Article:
Birds of prey found shot dead near Sproatley in 'wholly barbaric' act (video)
A REWARD is being offered to catch whoever is responsible for shooting two birds of prey.
A male and female buzzard were found dead in a ditch on the outskirts of Sproatley earlier this week.
Further tests have revealed the pair had been shot in the wings and body. The RSPB has described it as "wholly barbaric".
Howard Jones revealed the organisation is offering a £1,000 reward for information.
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He said: "The common buzzard has made a fantastic population recovery in large parts of the UK, yet still suffers from illegal persecution.
"The acts of illegal persecution either go undetected or when detected, still go unpunished due to a lack of evidence.
"Hence the RSPB is offering a reward of £1,000 to anyone who can provide information that could lead to a conviction for whoever is responsible for these barbaric shootings."
The grim discovery was made on the edge of the Burton Constable estate by members of the public on Tuesday.
Veterinary X-rays revealed shot- gun pellets were found in both birds.
Mr Jones said: "We don't know how it happened and neither do the Burton Constable estate, who don't know how birds have ended up on their land.
"They have been very co-operative with police in trying to determine who might be responsible.
"It is wholly barbaric. It looks as though they were possibly shot from close range in a cold, calculating way.
"Although we don't know the circumstances, it is quite possible whoever has done this has done this before and could continue to do this.
"We need anyone with information to contact the police immediately."
Buzzards are the common and most widespread UK bird of prey.
Although their greatest numbers are in Scotland, Wales, the Lake District and south west England, they are now breeding in every county of the UK.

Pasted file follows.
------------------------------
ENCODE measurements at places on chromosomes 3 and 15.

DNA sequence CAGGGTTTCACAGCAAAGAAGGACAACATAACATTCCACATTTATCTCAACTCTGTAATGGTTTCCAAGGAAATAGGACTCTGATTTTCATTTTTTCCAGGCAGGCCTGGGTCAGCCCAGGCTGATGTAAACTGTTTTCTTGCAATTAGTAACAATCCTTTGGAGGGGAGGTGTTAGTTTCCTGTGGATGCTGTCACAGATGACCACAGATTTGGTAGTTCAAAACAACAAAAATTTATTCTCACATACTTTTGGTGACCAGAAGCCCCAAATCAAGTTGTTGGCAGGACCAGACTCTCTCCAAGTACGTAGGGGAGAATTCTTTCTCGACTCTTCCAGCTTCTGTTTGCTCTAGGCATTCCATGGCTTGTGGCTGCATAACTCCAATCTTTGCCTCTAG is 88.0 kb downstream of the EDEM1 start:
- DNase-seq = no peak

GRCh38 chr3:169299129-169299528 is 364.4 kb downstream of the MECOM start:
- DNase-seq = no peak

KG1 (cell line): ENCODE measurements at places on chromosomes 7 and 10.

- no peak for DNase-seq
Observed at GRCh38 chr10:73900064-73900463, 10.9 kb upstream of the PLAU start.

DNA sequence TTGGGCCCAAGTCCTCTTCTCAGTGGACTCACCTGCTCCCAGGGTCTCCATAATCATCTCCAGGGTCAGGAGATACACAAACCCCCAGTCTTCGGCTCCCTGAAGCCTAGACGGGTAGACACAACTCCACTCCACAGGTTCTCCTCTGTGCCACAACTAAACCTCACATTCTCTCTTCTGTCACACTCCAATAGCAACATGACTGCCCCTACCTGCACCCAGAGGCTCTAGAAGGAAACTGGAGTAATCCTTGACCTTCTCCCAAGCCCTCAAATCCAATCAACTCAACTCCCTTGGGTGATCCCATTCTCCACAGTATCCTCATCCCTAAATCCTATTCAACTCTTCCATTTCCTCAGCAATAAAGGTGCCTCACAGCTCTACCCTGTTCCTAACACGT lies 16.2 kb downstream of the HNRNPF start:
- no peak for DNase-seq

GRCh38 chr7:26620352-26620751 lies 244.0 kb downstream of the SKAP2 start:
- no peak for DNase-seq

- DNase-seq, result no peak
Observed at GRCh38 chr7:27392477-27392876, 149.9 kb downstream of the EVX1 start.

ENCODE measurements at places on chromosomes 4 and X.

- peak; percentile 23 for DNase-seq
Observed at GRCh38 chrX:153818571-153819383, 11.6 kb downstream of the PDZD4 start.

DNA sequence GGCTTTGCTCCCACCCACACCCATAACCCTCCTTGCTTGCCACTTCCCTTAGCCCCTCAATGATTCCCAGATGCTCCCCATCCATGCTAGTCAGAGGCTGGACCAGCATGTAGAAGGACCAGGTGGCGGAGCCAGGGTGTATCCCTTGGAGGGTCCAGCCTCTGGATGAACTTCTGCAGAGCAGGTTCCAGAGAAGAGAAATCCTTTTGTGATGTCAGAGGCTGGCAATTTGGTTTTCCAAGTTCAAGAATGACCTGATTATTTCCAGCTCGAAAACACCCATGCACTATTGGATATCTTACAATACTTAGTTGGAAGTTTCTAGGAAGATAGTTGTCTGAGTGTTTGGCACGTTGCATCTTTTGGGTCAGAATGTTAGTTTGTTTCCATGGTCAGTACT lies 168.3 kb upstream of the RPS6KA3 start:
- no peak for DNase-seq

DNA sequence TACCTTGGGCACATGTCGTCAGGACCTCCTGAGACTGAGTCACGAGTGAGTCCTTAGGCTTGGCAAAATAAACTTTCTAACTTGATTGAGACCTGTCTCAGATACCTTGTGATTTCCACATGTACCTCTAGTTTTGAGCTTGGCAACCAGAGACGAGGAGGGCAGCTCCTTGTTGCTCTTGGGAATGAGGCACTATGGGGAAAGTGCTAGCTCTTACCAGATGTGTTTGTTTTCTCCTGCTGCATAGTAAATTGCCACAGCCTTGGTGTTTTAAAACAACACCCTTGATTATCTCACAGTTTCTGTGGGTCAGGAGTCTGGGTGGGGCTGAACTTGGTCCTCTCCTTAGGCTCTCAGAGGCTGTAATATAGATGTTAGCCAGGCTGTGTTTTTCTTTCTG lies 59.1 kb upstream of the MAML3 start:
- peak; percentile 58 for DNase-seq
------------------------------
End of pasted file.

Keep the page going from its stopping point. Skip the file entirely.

They are quite large with broad, rounded wings and a short neck and tail.
When gliding and soaring it will often hold its wing in a shall- ow "V" and the tail is fanned.
The birds of prey eat small mammals, birds and carrion. They can also eat earthworms and large insects when other prey is in short supply.
Jonathan Leadley, of the Yorkshire Wildlife Trust, said: "To receive the news that a pair of buzzards have been killed so callously, just before the breeding season, is devastating news.
"The tide of persecution that had swept most of our birds of prey away has now mostly subsided and it is great to see these majestic birds making a comeback.
"Sadly, some people do not share these views and selfishly break the law, letting down the majority of people who have welcomed these birds back to Yorkshire.
"Their illegal actions deprive people of the chance to witness these spectacular birds.
"We would urge all our members and other people to report any suspicious behaviour or incidents involving birds of prey or other wildlife to the police straight away."
If someone is found guilty of the shooting, they will be prosecuted under the Wildlife and Countryside Act 1981 and could receive a maximum penalty of six months in prison or be fined up to £5,000.
Sergeant Dave Jenkins, of Humberside Police, said: "Fortunately, we don't get many incidents like this. The last one was several years ago.
"The buzzards were found dumped in a ditch on Tuesday, although they could have been there for a few weeks.
"The X-rays revealed the buzzards were riddled with bullets."
Anyone with information should to call police on 101.